If you dont support on the lower range, things simply get more difficult... You dont need all this compression that this song requires, it would sound weird for instance, but a little is always needed. Just to make life easier so to say. On this song for example, if I dont support on the first verses, those lower notes becomes a bunch of junk, simply no way to get them to work otherwise. On the midrange... well you can do whatever you want on the midrange really, gets easy to think on a sound and just do it.

I agree then. I'm just saying that the lack of a required configuration in mid range, is it's biggest strength and why so many mid range singers have such unique sounds, as there are less rules, etc. They can get away with doing it 'more' off center but the further you go to towards the extremes, the more you need to find something centered.

There are still rules, just more wiggle room. ... It could be Johnny Rotten or Elvis, or Pavarotti, or Geoff Tate. All use different configurations there which sound different and seem healthy enough to get the job done. But if those singers all wanted to sing with Geoff Tate's upper range, they'd have less choices in how to achieve this.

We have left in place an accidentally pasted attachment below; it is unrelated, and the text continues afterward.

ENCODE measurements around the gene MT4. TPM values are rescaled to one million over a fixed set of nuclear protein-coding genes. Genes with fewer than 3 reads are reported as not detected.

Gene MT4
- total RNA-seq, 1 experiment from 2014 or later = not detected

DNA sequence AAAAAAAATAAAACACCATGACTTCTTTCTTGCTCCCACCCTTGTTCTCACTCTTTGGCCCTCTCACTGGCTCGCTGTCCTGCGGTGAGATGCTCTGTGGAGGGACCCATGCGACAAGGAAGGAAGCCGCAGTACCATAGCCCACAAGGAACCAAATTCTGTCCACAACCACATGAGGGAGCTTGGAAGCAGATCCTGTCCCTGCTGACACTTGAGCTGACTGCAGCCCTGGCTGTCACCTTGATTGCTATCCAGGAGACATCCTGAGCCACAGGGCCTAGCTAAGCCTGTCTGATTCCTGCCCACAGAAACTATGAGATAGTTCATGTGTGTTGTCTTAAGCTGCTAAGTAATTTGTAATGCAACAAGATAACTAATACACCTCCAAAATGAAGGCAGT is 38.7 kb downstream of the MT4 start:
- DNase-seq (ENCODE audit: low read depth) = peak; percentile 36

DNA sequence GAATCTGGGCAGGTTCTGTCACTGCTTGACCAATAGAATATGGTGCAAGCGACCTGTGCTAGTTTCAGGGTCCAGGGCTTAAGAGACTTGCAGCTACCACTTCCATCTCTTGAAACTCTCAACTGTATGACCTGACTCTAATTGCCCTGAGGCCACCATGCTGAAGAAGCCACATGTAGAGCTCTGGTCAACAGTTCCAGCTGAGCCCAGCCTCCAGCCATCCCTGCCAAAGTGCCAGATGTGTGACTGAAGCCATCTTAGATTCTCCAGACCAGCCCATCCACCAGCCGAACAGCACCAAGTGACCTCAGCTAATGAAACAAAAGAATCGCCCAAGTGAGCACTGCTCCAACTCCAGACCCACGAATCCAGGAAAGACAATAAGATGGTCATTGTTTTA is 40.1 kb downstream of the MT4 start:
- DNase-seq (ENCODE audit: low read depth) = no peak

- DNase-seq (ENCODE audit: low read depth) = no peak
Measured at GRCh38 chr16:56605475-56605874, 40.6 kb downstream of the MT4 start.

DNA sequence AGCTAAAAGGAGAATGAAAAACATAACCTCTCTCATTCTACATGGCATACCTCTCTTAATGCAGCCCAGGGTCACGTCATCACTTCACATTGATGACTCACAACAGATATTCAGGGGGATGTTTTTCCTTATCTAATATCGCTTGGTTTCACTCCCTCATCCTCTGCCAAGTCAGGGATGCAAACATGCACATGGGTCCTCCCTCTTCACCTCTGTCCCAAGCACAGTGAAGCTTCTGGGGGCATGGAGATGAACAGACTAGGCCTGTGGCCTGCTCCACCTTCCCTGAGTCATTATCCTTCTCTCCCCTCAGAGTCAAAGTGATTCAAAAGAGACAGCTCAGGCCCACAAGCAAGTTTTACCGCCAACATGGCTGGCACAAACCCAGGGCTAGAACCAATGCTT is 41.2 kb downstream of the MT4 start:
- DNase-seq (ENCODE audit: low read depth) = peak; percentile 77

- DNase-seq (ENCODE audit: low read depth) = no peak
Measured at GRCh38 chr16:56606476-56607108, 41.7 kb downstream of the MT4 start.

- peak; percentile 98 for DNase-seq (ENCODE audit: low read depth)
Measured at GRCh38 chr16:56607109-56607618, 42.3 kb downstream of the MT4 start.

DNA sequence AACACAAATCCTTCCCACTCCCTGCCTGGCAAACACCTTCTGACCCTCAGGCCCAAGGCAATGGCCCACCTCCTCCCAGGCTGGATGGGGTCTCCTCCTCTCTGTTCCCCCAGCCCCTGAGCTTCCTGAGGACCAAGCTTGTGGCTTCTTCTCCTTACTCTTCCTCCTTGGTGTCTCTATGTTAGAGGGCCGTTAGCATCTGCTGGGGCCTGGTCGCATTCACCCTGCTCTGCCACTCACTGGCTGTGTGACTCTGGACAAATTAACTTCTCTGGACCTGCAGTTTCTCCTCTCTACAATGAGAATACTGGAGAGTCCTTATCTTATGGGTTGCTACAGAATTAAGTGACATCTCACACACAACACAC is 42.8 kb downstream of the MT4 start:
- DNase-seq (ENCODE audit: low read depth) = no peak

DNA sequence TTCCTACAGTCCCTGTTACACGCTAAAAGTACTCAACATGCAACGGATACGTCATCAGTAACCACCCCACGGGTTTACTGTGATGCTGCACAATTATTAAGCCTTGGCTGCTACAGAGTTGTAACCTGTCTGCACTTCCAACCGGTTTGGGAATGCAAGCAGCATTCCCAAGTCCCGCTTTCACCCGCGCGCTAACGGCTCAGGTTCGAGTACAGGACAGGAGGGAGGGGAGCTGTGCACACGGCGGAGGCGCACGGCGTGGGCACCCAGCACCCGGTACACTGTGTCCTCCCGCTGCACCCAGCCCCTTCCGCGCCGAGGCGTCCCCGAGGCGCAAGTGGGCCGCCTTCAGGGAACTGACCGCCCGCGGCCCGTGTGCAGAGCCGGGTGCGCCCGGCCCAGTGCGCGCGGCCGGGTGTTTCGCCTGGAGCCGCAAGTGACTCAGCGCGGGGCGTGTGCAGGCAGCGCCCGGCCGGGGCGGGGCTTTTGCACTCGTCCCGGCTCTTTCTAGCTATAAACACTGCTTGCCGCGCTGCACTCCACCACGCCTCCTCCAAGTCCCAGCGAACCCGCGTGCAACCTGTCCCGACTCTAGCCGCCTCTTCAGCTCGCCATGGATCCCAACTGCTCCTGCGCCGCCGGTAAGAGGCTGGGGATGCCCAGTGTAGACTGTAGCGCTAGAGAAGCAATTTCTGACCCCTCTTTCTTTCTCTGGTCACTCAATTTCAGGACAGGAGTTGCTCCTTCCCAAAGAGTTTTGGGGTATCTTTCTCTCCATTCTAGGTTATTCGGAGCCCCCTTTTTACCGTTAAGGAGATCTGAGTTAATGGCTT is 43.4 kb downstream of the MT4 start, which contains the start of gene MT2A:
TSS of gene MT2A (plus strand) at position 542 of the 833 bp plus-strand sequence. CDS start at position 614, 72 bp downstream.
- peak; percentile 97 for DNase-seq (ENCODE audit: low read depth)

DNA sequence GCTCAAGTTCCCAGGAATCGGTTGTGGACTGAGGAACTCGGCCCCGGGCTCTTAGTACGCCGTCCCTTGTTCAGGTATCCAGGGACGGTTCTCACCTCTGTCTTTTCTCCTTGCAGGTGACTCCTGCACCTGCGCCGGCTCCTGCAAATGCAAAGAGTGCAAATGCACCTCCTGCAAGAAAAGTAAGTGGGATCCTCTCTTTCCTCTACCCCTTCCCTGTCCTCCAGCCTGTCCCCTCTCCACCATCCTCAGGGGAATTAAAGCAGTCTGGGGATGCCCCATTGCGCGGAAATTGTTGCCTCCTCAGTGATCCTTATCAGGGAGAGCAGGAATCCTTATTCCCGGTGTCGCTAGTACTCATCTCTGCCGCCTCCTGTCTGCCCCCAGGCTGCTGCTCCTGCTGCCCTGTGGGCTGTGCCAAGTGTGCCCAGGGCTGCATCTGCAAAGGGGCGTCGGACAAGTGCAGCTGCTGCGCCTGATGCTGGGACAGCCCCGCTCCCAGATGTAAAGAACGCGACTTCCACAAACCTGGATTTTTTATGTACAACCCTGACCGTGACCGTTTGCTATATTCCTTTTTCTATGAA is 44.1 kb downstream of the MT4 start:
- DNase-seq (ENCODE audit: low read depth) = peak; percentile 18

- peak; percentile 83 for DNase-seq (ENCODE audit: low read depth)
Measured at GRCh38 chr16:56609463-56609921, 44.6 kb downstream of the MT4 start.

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Yes,

But you can still have a great deal of freedom if you dont go too high and get the basics going (the basics in this case get considerably harder, but if they are right, it works).

After a point more compromises must be made. I will never have freedom on those notes of "your lies" on the chorus. But even this can be desirable on certain situations.

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Just so you understand better.

Notice the vowel (eh) on "howEver".

See how it sounds more round than the others?

Thats a problem right there. I should not have to tamper so much with this particular vowel, it brakes the legatto line and sounds kinda weird against the rest of the phrase.

The position is almost correct, but I needed more pressure so that the focal point would be kept forward, on classical terms, it would have lost "edge".

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First, my smart-aleck, nudge-nudge, wink-wink quip:

Bob, I had no idea that you liked Lou Gramm and Foreigner. When did that happen? Love ya, bro.

Something I might disagree with Killer on. I don't think C5 is necessarily dangerous, as long as you not always trying to blast it in the same chest voice as what you speak with.